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November 28, 1909

WHILE IN FIT SHOT ROOMER?

Defense Planned for Mrs. Sadie
Geers, Charged With Murder.

Mrs. Sadie Geers, facing a charge of murder in the second degree, was bound over to the criminal court yesterday by Justice James B. Shoemaker. She was unable to furnish $5,000 bond and was returned to the county jail to remain until her case comes up for trial.

Mrs. Geers is held for the shooting which resulted in the death of Harry Bonnell, one of her roomers in a house at 509 East Sixth street, last Sunday afternoon. The defense will use the plea that the woman was subject to epileptic fits and that she shot Bonnell during one of them. The court appointed Jesse James to defend Mrs. Greer.

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November 5, 1909

MAY DIVORCE JESSE JAMES.

Mrs. Stella S. James Files Suit --
Friends Think James May Re-
Enter the Tobacco Business.
Jesse James, Jr., Kansas City Attorney.
JESSE JAMES.

Jesse James, lawyer, son of the famous bandit, and one of the best known men in Kansas City, was made defendant in a divorce suit filed yesterday by Stella J. James, who says they were married January 24, 1900.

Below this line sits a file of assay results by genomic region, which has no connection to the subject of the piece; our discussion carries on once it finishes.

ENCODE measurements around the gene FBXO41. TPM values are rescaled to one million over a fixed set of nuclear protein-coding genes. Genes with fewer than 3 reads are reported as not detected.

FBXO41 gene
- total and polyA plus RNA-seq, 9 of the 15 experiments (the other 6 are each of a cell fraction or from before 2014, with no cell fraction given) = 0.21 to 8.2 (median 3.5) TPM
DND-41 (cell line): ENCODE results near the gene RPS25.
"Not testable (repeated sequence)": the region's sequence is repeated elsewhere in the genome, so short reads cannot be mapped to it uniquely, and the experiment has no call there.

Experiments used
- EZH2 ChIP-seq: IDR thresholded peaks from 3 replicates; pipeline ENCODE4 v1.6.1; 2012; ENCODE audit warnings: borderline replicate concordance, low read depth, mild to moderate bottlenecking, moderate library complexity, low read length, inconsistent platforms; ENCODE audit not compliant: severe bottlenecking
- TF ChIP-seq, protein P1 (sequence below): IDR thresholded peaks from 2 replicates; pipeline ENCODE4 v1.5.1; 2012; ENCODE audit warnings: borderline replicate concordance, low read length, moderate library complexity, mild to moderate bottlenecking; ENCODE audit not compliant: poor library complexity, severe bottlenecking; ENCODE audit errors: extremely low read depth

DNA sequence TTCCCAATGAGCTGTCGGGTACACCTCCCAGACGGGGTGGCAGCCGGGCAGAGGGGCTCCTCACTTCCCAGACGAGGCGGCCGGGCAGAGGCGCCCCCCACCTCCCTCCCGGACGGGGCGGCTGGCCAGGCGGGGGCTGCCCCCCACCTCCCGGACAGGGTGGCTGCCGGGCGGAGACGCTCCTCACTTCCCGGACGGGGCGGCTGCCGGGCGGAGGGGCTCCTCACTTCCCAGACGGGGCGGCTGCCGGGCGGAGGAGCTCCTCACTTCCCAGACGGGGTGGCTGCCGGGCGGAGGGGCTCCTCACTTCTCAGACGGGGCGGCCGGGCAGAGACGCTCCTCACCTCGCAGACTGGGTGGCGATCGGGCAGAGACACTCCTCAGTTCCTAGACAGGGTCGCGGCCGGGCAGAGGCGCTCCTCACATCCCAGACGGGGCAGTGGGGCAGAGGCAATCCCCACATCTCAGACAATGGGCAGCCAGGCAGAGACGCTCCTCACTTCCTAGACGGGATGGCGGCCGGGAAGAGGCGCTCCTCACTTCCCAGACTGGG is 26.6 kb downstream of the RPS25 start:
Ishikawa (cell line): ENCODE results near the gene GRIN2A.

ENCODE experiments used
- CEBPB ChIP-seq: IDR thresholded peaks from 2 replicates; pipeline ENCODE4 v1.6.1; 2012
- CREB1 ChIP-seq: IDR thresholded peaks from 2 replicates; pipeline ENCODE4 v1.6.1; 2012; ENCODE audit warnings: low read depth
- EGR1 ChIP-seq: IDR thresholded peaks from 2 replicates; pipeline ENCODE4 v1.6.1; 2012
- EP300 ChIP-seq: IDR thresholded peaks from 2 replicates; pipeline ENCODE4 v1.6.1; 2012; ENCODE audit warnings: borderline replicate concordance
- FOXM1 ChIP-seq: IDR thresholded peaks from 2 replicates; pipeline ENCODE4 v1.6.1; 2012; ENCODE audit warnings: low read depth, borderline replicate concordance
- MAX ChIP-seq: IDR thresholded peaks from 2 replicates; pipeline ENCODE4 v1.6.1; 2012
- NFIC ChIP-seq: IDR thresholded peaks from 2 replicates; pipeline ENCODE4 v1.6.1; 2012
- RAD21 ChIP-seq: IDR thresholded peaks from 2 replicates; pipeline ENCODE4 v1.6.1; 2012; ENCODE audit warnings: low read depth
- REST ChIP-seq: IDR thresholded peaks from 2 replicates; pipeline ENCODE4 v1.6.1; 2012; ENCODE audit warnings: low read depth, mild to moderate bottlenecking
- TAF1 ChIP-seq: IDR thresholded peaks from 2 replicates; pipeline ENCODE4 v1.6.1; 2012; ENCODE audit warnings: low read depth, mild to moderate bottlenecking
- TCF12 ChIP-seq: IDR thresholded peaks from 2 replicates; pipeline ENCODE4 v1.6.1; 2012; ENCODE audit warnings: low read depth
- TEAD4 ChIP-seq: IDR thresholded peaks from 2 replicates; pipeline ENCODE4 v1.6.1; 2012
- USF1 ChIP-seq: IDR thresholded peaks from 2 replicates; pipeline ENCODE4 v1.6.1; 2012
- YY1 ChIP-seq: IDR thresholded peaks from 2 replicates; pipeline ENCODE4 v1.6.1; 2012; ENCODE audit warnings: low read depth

Jesse and his wife were married while he was running a cigar store in the Junction building at Ninth and Main streets. It was not long after his celebrated trial in which he was acquitted of a charge of complicity in the Blue Cut train robbery. Jesse was one of the most talked of men in all the country in those days, and his cigar business prospered.

That he and his wife led a happy married life was the general opinion of their friends. In her petition, however, Mrs. James says that her husband has been getting homo late at night, and on these occasions has refused to tell his wife where he had been. The wife says that she is ill and under a doctor's care and without means of support. Their home is at 809 Elmwood avenue.